Quill London is at the forefront of the local and national calligraphy scene, with a huge social following, a calligraphy workshop programme, pop-up projects and a physical store keeping up with customer demand.
I’ve chosen to test Quill’s entry-level course, the Beginners Modern Calligraphy Workshop (FYI, there’s no apostrophe). This is the perfect class for a novice because it’s only 2.5 hours long, so there’s no big commitment to make. The question is: can you actually pick up a new skill in less than half a day?
Who is this workshop for?
Anyone who loves calligraphy, craft or design. Given the undying enthusiasm for anything handmade or text-based across retail (whether that means an alphabet print, ampersand bookends, text-based light boxes or inspirational quotes), calligraphy is a massive trans-seasonal trend, and a constant talking point on social media.
The ‘modern’ bit in the workshop title means this isn’t the lettering you’d find in an illuminated manuscript from the 13th century, or the styles my mum learned at school. We’re talking soft and rounded lettering that flows across the page and resembles brush lettering, only there’s no brush involved – just a straightforward nib, holder and Indian ink.
The emphasis is on small group tuition (maximum 12 people). I join a group of 11 mostly 20-something or 30-something enthusiasts for a Sunday morning class; you might assume it would be all-female, but there were two men in our group. As our tutor for the calligraphy workshop explains, this session is popular with brides looking to produce DIY invitations or place settings for their wedding. “There’s usually at least one bride in every class,” she says. Not in this case.
What does a calligraphy workshop involve?
CAKE. No, really, it does. More on that later. After a brief introduction, we start making marks on our smooth dotted paper (much like the ‘guidelines’ paper from school days) and learn to make the ‘down’ strokes thick, letting the ink flow straight down from the nib, and the ‘up’ strokes are thin, with a light pressure. Then we go through the lower and upper case alphabet, taking as long as we need to master it.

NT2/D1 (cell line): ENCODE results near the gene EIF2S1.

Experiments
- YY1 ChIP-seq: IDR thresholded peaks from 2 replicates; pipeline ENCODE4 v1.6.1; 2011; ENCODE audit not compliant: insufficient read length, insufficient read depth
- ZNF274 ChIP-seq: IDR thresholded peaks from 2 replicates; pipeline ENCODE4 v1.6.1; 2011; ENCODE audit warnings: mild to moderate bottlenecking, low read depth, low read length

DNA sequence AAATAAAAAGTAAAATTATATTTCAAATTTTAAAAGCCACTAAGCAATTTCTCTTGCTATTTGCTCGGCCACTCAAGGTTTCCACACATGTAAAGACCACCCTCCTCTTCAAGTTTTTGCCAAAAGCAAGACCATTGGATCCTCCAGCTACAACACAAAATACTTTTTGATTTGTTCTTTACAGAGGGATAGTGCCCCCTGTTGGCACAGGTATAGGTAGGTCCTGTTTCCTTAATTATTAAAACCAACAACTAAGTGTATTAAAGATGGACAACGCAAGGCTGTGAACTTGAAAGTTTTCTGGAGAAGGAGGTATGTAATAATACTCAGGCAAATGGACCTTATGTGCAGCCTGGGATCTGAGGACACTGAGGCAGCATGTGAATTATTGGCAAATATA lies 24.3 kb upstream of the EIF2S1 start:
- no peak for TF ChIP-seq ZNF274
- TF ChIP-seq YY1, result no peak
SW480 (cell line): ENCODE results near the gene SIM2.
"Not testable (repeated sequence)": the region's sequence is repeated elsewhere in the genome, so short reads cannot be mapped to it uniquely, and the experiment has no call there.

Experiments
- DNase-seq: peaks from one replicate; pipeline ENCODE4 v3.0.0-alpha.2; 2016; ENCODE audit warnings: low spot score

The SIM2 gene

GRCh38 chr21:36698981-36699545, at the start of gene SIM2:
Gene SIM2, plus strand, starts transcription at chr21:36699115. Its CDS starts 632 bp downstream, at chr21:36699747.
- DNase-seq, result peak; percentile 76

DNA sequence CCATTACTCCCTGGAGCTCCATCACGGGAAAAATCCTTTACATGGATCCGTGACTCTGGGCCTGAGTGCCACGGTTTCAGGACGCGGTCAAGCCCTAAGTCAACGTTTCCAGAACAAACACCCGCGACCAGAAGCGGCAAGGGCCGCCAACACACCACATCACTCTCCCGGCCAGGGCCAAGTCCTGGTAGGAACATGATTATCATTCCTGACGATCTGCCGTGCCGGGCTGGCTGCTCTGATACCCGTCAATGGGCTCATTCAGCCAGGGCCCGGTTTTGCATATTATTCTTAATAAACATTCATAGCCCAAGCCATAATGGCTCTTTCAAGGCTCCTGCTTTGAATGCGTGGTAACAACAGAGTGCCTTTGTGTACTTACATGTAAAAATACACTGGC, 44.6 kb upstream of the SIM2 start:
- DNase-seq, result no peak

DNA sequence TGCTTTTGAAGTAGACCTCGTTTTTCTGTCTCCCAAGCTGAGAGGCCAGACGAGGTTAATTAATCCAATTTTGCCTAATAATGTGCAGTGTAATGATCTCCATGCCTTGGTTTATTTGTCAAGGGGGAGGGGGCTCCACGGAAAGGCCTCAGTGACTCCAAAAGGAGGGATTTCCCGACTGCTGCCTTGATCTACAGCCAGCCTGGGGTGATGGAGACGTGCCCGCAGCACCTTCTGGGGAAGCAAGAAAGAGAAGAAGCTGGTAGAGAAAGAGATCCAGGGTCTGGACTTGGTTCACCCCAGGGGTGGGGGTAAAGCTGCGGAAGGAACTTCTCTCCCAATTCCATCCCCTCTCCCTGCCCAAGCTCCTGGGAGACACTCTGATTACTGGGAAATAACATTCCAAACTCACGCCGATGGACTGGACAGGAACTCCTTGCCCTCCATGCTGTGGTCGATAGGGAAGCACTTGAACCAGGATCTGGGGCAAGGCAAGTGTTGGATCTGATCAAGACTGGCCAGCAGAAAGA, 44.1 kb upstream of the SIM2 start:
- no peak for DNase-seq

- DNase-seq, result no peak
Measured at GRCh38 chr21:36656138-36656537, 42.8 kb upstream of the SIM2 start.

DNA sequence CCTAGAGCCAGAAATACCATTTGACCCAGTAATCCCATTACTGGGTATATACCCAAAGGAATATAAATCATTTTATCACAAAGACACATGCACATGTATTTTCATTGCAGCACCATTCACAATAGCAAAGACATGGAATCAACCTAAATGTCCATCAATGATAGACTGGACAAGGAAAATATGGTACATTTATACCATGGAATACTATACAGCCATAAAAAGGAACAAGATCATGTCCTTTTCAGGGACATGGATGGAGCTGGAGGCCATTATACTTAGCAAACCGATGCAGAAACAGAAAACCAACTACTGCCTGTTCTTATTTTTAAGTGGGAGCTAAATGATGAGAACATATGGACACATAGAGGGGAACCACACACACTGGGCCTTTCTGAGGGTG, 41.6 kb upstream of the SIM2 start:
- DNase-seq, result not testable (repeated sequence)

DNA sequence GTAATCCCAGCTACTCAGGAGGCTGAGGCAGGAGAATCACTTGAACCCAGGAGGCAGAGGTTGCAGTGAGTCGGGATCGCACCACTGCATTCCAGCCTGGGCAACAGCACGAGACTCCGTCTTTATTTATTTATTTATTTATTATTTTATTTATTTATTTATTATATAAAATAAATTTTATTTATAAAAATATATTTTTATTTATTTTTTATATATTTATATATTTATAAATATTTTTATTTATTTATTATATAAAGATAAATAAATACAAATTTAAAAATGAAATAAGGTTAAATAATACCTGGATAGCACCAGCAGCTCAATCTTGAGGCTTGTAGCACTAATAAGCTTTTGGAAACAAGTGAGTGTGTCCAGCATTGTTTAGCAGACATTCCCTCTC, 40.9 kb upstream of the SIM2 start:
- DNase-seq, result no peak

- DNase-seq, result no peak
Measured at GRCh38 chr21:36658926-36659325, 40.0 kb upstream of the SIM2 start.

There’s a coffee and cake break and the chance to reflect on our work. Each section of the workshop involves watching the tutor demonstrate the next challenge, then she comes around to help with any letters we’re stuck on.
We then move onto joining up letters, which is harder than it looks. The final part involves writing words – whatever comes into our heads, or a chosen phrase. I try out a few Instagram-friendly words, then work on mastering the political quote du jour: ‘Nevertheless, she persisted’, which refers to a letter from Coretta Scott King, read aloud by Senator Elizabeth Warren in the US Senate. Warren was interrupted by Steve Daines, the Senate chair. Another politician, Mitch McConnell, went to halt the rest of her speech, but – to his horror – she carried on.
Do you leave with a new skill?
As long as you have the patience to keep correcting yourself, you will definitely feel you’ve learned something in this workshop. There’s no pressure to be ‘perfect’; in fact, there’s a certain camaraderie amongst us as we moan about the letters we’re worst at (it seems to be different for everyone).
Though the lettering style is quite uniform, our tutor tells us that everyone adopts their own quirks. I find my letter ‘e’ has a mind of its own, and I quite like it. Meanwhile, ‘f’ and ‘x’ are my downfall. However, it’s not the end of the world. In fact, it’s really fun to focus on something so small and fiddly, instead of worrying about big issues or how I’ll get through the following week.
There’s a mindfulness-style element to calligraphy, only without the sycophantic preaching practitioners on the mindfulness bandwagon. Calligraphers are much more down-to-earth; there are splodges of ink on our hands and we’re nursing back-ache, but we can all see this is slightly addictive stuff, and the workshop could be just the start of our adventure. Also, did I mention there was coffee and cake?!
Can you get value for money?
We leave with all the basic skills and the materials to carry on, plus we’re emailed a day or two later with the full list of kit we’ve used. This means nobody’s reliant on future courses to improve – important because these courses are in such high demand, it’s difficult to secure a place.
To see improvements, the tutor advises everyone to spend 15 minutes practicing every day (spoiler alert: I haven’t kept this up, but I want to get back into it soon). Some people practice with marker pens, but the best thing is to test out different nibs on the pen holder, play around with inks, and find what works for you.
At £60, Beginner’s Modern Calligraphy isn’t cheap, but you’re paying for a quality calligraphy workshop with a small enough class size to get plenty of help during the session. It’s also a really relaxing way to spend a Sunday morning. I’d recommend this as a great present for someone (you can buy gift vouchers), or a treat for yourself.
I attended the workshop at Quill London’s shop (37 Amwell Street), a short walk from Angel Station. Workshops are also held in other parts of London, and sometimes in Brighton; sign up to the mailing list for details of future sessions.